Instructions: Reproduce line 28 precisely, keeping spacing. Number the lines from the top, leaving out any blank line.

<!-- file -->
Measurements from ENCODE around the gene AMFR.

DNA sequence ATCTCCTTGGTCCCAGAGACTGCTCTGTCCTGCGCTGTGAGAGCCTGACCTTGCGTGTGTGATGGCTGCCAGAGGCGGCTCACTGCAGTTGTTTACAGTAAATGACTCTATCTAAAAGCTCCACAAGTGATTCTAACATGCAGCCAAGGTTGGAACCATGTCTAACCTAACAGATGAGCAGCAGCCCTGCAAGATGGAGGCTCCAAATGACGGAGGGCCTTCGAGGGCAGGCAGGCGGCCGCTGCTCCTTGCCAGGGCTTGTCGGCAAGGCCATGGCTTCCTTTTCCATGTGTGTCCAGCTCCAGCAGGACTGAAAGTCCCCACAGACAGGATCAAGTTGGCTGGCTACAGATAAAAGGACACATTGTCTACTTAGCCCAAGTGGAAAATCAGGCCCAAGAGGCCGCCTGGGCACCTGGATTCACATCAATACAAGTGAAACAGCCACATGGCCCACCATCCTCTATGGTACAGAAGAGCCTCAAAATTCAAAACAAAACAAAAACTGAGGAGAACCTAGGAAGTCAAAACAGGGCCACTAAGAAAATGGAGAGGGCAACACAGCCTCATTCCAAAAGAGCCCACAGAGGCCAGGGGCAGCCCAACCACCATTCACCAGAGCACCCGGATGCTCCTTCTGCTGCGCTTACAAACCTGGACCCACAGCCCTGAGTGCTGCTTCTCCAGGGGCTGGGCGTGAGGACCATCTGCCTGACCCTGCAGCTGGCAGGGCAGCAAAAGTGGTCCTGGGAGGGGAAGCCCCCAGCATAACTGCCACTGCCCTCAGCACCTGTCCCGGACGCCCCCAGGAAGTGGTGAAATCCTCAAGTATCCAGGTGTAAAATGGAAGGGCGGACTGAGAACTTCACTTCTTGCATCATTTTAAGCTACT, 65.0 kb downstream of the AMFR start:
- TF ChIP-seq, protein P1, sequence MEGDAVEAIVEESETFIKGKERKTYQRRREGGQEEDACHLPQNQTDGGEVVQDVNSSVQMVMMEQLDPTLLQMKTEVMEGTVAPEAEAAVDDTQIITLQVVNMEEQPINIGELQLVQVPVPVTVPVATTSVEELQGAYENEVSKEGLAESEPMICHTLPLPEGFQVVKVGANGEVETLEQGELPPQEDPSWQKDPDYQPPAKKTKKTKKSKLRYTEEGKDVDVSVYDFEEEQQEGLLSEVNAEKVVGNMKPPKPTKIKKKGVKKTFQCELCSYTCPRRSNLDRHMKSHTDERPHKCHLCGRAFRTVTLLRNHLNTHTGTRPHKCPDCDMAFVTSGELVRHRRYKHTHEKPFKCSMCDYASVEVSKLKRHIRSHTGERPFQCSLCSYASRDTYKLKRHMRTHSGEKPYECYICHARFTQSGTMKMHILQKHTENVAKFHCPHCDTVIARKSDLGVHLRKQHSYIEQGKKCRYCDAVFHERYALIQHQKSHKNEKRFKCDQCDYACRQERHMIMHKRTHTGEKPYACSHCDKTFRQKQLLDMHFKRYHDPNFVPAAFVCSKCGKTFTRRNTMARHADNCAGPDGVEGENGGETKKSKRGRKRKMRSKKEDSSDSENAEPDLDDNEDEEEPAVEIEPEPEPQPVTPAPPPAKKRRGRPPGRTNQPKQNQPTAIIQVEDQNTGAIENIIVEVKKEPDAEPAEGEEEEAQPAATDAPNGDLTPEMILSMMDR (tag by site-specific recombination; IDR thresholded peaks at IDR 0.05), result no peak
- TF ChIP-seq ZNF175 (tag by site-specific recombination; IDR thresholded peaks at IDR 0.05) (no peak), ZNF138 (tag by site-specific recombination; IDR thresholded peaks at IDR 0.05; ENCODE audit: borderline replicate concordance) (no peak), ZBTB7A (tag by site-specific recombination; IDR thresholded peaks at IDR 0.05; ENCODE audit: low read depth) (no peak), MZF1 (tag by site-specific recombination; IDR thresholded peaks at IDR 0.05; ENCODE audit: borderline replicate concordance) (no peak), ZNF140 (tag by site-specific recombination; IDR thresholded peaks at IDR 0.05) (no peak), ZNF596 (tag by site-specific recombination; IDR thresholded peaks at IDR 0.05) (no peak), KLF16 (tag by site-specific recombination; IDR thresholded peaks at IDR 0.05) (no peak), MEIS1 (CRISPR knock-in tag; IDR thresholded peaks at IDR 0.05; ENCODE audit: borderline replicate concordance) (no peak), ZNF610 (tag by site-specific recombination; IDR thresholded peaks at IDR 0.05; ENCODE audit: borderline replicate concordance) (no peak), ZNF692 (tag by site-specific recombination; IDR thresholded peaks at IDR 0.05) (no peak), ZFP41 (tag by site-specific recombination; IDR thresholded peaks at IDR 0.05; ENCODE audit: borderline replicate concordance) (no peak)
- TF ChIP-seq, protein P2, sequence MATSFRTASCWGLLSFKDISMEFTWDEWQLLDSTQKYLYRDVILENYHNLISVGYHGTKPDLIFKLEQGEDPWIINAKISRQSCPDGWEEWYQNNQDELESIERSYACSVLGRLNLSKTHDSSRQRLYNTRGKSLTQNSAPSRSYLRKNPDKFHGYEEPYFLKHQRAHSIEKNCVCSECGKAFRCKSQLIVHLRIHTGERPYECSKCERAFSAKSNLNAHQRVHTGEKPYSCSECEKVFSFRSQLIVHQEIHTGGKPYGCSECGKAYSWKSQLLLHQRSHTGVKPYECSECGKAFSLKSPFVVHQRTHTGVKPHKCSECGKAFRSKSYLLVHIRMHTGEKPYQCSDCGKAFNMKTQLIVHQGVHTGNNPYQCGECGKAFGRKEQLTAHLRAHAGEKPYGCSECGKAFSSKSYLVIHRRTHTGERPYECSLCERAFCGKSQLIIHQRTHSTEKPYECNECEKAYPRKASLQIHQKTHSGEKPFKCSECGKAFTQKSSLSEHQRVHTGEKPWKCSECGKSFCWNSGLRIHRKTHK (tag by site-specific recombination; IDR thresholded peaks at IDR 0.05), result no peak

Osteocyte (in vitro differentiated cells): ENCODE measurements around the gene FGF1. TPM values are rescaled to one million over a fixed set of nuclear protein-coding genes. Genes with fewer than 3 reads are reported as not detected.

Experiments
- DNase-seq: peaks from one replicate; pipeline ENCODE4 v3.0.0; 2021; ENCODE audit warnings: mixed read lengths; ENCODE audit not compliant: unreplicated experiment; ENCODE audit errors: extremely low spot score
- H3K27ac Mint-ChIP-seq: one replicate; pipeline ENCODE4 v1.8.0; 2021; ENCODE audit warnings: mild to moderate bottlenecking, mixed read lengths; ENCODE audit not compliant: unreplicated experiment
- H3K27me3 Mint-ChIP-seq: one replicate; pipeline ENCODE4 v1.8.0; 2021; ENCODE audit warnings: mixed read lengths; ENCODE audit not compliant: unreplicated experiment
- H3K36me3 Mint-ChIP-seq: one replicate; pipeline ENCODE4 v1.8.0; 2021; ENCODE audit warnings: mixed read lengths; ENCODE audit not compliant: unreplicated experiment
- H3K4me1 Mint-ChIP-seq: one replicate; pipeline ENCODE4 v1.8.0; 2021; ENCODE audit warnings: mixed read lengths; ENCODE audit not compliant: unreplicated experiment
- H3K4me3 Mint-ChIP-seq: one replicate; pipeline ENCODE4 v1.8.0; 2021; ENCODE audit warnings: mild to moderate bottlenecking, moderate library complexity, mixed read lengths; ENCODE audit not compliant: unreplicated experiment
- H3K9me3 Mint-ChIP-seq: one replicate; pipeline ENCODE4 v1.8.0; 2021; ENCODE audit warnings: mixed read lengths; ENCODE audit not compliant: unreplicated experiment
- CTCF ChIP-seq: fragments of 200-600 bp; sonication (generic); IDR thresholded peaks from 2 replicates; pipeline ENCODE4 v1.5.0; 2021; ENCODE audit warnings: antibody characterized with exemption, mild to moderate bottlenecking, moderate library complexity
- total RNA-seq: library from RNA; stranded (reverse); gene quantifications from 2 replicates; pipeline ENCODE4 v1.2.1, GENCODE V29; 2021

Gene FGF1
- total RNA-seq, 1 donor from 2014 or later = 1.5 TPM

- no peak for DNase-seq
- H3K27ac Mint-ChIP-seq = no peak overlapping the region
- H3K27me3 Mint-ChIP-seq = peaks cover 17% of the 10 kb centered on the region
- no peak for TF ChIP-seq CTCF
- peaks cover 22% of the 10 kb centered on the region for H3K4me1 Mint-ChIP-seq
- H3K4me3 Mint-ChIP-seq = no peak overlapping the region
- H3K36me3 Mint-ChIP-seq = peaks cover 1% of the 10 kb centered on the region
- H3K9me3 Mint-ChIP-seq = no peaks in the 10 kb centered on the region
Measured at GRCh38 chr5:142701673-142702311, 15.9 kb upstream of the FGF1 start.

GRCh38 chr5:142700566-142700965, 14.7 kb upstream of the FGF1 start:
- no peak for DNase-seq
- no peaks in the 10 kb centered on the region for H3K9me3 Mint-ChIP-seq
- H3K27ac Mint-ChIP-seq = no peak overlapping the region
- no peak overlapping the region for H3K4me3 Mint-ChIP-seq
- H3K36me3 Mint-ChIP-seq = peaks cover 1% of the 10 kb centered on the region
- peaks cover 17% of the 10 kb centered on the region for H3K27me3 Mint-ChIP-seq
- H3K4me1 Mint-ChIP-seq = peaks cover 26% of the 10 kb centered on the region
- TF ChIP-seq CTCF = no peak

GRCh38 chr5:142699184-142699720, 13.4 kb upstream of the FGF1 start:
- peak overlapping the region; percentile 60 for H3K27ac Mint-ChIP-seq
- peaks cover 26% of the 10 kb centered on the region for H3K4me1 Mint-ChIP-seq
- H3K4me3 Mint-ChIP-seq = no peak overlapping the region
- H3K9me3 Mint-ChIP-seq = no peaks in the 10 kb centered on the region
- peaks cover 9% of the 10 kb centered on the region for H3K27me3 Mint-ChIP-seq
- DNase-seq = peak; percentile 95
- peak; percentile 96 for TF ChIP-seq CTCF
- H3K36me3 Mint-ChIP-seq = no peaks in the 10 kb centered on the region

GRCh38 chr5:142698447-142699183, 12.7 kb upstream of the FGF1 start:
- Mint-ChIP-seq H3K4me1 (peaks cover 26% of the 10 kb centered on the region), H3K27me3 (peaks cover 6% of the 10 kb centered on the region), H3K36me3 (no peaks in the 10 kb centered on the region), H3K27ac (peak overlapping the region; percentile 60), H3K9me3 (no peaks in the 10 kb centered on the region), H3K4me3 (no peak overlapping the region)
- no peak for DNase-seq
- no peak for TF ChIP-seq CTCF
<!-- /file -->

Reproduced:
GRCh38 chr5:142700566-142700965, 14.7 kb upstream of the FGF1 start: